Obama Administration Abandons Freedom Of Speech In Wake Of Embassy Riots
Capitulating to a mob is never a good idea.
Google announced late yesterday that it would be leaving the clips of “Innocence Of Muslims,” the anti-Muslim film that has set off violence across the Muslim world, available on YouTube despite requests from the Obama Administration:
Google will leave a controversial video clip about the Islamic prophet Muhammad on YouTube despite a White House request that the company review it under its own policies, the company said Friday.
The White House confirmed Friday that it asked Google to review whether the clip violated its policies and should be taken down. Google decided that the video does not violate its policies.
“We work hard to create a community everyone can enjoy and which also enables people to express different opinions,” a YouTube spokeswoman said in a statement. “This can be a challenge because what’s OK in one country can be offensive elsewhere. This video — which is widely available on the Web — is clearly within our guidelines and so will stay on YouTube.”
“However, we’ve restricted access to it in countries where it is illegal such as India and Indonesia, as well as in Libya and Egypt given the very sensitive situations in these two countries,” the spokeswoman said.
There is something rather disturbing about the White House trying to lean on a private company to consider banning something that is quite clearly protected by the First Amendment from its site. Obviously, the First Amendment does not apply to YouTube itself. They are free to set their own Terms Of Service and to ban videos that violate those terms, nobody questions that. However, when you start talking about government officials contacting a private company and saying, in effect, “Gee, that’s a nice little website you have there, it’d be a shame if something happened to it,” I contend that we’re at least close to crossing a line into something highly inappropriate, if not illegal.
On some level, I can understand the concerns of the Obama Administration regarding this movie. After all, it has set off protests across the Muslim world that, so far, have resulted in the breaching of a consulate in Libya, an embassy in Tunisia, and the deaths of four Americans including an Ambassador. Given the reaction we’ve seen from these Muslim mob protests in the past in places like Afghanistan, it’s easy to see why military and political officials would be concerned about native reaction to controversial statements made by some random American citizen that just happens to go viral on the Internet and ends up setting off protests that put American citizens and military personnel in danger. That’s why, on some level, I understand the statements that General Petraeus made about the Florida Koran burning incident last year, even though I don’t think they were appropriate.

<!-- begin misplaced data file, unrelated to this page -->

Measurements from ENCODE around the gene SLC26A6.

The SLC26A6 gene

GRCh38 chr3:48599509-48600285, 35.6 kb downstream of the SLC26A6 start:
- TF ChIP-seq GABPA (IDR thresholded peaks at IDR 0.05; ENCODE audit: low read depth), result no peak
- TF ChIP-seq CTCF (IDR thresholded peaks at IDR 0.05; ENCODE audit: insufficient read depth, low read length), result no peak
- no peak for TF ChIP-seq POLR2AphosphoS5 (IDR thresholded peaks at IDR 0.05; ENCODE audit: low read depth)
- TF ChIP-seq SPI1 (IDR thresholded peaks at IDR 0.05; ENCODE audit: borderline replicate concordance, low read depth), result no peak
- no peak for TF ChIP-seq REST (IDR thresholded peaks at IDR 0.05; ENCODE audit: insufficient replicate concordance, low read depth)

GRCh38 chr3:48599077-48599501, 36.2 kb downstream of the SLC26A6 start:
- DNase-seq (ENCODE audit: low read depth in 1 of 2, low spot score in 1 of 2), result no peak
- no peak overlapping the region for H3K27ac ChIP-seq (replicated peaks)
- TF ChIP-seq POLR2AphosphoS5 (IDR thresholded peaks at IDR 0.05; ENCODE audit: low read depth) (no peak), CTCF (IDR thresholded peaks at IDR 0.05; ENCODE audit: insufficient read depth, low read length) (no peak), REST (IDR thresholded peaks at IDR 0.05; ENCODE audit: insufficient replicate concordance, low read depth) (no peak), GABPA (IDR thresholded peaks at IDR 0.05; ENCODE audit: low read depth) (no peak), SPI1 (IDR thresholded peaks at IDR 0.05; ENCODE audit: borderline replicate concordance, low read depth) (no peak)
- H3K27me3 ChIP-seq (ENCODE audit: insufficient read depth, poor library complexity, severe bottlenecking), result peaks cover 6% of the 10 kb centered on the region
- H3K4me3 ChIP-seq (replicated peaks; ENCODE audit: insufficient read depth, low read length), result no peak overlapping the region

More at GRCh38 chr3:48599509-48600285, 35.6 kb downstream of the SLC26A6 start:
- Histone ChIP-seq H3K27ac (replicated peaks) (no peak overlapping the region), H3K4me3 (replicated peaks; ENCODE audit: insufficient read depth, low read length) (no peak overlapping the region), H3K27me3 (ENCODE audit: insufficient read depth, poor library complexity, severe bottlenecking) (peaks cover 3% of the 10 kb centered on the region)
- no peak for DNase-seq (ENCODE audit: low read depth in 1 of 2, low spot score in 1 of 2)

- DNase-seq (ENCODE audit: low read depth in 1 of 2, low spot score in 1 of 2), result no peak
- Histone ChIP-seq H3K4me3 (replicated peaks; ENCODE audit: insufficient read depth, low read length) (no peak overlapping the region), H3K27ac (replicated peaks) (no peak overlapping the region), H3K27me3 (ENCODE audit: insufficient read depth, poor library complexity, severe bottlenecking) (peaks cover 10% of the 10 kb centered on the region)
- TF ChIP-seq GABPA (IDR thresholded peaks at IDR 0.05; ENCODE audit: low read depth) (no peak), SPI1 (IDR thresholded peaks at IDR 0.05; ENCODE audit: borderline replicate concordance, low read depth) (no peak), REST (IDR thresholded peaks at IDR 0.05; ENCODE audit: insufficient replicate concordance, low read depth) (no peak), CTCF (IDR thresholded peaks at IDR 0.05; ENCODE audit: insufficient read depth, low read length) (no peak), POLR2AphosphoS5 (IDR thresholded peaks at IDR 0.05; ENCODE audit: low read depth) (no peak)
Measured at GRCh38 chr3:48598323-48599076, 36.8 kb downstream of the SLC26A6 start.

At the same time, though, there comes a time when American political leaders have to stand up for the protection of individual liberties, most especially Freedom Of Religion and Freedom Of Speech, that are such an important part of our system. Offensive or not, the film Innocence Of Muslims is defended by the First Amendment as much as The Last Temptation Of Christ is, as much as Birth Of A Nation is, and as much as Andres Sorrano’s Piss Christ is. The fact that a bunch of rabble rousers half a world away have decided to use it as the excuse for violent riots against the United States and other western nations is irrelevant. Indeed, yesterday protesters in Sudan broke into the German embassy despite the fact that the Germans had as little to do with this movie as Ambassador Christopher Stevens did. As I’ve said before, these protests have little to do with the film, the film is just a pretext. We win absolutely nothing if our government caves in to the mobs in the streets and either condemns or bans this film, they are going to hate us anyway for reasons that have nothing to do with a movie that nobody has ever heard of and a guy in Los Angeles with several Federal fraud convictions.
Instead of apologizing for a film that the United States, as a nation, is not responsible for, and weaving and dodging when it comes to Freedom Of Speech, one of our most important and fundamental values, the President needs to be a more forthright proponent of American liberty. The rest of the world may find it controversial, but our history of protecting the right of people to speak their minds is one of the things that makes us unique in the world and it is a tragedy that our leaders feel it necessary to sweep those values under the rug for the sake of global political correctness.